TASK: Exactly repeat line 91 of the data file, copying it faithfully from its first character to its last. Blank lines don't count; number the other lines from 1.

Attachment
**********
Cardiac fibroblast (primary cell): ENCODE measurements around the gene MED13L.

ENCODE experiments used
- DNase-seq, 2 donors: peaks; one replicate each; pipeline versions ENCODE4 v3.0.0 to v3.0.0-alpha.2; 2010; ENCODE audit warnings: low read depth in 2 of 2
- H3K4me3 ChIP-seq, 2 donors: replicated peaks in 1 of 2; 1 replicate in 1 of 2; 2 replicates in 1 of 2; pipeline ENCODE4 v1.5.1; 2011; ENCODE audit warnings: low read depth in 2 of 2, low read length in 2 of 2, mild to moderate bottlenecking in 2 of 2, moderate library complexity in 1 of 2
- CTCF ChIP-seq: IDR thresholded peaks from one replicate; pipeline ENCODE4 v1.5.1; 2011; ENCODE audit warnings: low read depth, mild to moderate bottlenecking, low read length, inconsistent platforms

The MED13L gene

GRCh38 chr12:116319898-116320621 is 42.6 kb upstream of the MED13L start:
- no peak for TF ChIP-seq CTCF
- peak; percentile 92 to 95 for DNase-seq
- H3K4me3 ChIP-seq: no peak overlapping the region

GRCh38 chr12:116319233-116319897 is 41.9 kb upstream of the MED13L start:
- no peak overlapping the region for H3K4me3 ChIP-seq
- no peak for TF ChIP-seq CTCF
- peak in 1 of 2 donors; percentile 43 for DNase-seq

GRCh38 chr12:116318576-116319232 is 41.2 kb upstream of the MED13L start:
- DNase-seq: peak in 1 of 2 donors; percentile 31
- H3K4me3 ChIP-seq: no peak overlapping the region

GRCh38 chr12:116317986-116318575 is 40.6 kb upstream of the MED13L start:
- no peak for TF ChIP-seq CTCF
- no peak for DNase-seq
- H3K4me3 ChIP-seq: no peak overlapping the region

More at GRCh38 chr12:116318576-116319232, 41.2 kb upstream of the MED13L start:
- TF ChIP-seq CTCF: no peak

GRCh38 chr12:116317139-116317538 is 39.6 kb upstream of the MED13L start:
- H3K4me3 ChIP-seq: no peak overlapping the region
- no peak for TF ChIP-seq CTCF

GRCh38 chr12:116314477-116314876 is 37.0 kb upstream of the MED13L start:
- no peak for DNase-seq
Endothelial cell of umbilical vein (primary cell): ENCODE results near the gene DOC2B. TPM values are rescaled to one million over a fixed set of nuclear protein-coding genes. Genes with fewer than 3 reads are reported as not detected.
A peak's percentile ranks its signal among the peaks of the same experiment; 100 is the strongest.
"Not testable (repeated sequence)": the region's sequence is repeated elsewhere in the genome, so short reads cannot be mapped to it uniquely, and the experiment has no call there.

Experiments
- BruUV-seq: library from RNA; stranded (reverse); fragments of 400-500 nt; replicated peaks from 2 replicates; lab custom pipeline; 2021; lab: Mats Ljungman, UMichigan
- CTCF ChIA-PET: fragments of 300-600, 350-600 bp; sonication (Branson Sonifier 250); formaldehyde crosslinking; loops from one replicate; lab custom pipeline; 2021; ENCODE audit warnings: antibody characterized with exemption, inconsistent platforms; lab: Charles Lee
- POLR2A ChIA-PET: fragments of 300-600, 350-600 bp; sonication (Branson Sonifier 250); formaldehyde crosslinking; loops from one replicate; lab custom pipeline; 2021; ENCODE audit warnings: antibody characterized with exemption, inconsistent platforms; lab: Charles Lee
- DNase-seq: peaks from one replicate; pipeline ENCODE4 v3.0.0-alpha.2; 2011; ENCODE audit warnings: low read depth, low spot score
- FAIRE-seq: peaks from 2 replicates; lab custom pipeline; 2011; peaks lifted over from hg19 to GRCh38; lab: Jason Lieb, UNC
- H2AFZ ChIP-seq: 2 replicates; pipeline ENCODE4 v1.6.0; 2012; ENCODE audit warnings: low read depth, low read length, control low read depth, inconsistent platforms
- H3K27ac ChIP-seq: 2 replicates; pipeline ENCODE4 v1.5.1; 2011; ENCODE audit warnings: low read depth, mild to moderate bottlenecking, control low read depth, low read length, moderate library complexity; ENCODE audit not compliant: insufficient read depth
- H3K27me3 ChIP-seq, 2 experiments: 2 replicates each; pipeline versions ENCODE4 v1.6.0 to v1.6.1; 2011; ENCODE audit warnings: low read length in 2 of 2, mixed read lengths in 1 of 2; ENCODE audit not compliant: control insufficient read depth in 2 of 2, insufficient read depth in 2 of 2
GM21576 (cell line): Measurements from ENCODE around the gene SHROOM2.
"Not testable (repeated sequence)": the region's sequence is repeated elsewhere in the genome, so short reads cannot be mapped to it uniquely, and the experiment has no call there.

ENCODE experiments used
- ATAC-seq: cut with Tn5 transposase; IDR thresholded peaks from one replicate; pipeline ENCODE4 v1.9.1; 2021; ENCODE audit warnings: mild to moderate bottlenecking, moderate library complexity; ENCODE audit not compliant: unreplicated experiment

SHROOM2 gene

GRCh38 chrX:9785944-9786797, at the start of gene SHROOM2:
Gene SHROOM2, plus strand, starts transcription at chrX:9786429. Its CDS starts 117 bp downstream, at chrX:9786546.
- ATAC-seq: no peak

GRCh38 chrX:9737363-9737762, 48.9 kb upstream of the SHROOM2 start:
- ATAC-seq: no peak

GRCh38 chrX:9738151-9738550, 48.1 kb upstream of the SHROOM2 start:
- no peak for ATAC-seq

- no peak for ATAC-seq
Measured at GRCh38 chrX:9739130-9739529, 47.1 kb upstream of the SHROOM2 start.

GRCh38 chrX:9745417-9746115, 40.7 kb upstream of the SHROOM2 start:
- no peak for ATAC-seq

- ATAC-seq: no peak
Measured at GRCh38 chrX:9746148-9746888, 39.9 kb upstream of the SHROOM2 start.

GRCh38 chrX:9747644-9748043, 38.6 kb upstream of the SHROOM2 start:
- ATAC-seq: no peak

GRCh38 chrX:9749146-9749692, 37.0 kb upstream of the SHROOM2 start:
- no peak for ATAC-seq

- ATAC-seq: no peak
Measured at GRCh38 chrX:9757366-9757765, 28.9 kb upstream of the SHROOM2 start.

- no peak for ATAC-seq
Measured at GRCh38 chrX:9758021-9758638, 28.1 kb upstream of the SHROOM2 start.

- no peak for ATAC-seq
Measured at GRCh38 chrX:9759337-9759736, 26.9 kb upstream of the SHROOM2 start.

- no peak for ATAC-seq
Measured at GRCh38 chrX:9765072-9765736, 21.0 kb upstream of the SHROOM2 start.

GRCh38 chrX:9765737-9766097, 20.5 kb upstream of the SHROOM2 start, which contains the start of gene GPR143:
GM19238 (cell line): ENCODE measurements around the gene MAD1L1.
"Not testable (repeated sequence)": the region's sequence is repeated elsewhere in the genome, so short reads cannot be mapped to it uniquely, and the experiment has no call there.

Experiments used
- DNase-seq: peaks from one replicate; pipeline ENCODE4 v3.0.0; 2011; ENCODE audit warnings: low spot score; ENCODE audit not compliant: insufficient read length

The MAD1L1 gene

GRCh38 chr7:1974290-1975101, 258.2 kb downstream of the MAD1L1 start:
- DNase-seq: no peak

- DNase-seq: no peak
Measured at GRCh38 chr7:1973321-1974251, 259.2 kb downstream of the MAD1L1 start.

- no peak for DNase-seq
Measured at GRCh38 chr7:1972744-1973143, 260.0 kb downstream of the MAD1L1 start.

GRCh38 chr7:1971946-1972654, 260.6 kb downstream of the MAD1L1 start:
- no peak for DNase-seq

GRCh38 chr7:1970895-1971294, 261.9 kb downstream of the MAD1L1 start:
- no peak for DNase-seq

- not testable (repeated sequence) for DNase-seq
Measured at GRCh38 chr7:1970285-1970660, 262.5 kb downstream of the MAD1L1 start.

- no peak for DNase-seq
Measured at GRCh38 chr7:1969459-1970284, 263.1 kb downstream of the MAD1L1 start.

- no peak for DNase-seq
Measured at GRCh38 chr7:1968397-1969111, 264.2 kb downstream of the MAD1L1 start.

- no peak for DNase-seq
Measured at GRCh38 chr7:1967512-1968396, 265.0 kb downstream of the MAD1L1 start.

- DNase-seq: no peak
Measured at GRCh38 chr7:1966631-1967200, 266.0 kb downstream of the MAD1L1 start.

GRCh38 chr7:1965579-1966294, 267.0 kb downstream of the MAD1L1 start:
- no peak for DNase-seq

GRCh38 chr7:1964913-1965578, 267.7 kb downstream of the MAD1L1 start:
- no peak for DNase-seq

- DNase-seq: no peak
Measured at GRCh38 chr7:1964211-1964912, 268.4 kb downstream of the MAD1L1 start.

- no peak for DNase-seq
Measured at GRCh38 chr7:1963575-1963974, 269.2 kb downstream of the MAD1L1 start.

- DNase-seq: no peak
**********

- no peak for DNase-seq